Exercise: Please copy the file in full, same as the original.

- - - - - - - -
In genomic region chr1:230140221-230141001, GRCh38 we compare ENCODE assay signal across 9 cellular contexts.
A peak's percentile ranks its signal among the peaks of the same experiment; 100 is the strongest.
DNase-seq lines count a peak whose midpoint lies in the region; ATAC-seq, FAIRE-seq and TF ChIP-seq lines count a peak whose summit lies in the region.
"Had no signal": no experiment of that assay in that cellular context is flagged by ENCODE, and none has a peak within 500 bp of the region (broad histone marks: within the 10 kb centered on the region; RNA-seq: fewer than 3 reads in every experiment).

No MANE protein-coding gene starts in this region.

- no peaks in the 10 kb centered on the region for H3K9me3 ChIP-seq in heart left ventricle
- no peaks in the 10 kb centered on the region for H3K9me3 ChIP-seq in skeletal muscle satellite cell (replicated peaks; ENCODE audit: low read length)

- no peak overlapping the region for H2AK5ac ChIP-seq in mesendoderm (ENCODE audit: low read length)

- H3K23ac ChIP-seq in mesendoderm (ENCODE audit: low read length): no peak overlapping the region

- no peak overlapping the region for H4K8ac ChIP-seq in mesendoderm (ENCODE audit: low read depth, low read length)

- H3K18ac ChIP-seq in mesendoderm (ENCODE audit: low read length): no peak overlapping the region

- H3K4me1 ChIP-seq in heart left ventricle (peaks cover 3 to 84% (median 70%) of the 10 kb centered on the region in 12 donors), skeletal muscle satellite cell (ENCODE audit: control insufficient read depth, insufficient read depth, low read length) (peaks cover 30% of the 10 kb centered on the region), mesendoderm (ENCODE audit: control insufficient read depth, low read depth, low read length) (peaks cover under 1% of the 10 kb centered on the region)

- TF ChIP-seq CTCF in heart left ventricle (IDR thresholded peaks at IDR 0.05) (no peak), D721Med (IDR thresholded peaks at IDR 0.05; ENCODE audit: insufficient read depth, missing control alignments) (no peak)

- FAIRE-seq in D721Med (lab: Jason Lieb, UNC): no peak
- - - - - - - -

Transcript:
In genomic region chr1:230140221-230141001, GRCh38 we compare ENCODE assay signal across 9 cellular contexts.
A peak's percentile ranks its signal among the peaks of the same experiment; 100 is the strongest.
DNase-seq lines count a peak whose midpoint lies in the region; ATAC-seq, FAIRE-seq and TF ChIP-seq lines count a peak whose summit lies in the region.
"Had no signal": no experiment of that assay in that cellular context is flagged by ENCODE, and none has a peak within 500 bp of the region (broad histone marks: within the 10 kb centered on the region; RNA-seq: fewer than 3 reads in every experiment).

No MANE protein-coding gene starts in this region.

- no peaks in the 10 kb centered on the region for H3K9me3 ChIP-seq in heart left ventricle
- no peaks in the 10 kb centered on the region for H3K9me3 ChIP-seq in skeletal muscle satellite cell (replicated peaks; ENCODE audit: low read length)

- no peak overlapping the region for H2AK5ac ChIP-seq in mesendoderm (ENCODE audit: low read length)

- H3K23ac ChIP-seq in mesendoderm (ENCODE audit: low read length): no peak overlapping the region

- no peak overlapping the region for H4K8ac ChIP-seq in mesendoderm (ENCODE audit: low read depth, low read length)

- H3K18ac ChIP-seq in mesendoderm (ENCODE audit: low read length): no peak overlapping the region

- H3K4me1 ChIP-seq in heart left ventricle (peaks cover 3 to 84% (median 70%) of the 10 kb centered on the region in 12 donors), skeletal muscle satellite cell (ENCODE audit: control insufficient read depth, insufficient read depth, low read length) (peaks cover 30% of the 10 kb centered on the region), mesendoderm (ENCODE audit: control insufficient read depth, low read depth, low read length) (peaks cover under 1% of the 10 kb centered on the region)

- TF ChIP-seq CTCF in heart left ventricle (IDR thresholded peaks at IDR 0.05) (no peak), D721Med (IDR thresholded peaks at IDR 0.05; ENCODE audit: insufficient read depth, missing control alignments) (no peak)

- FAIRE-seq in D721Med (lab: Jason Lieb, UNC): no peak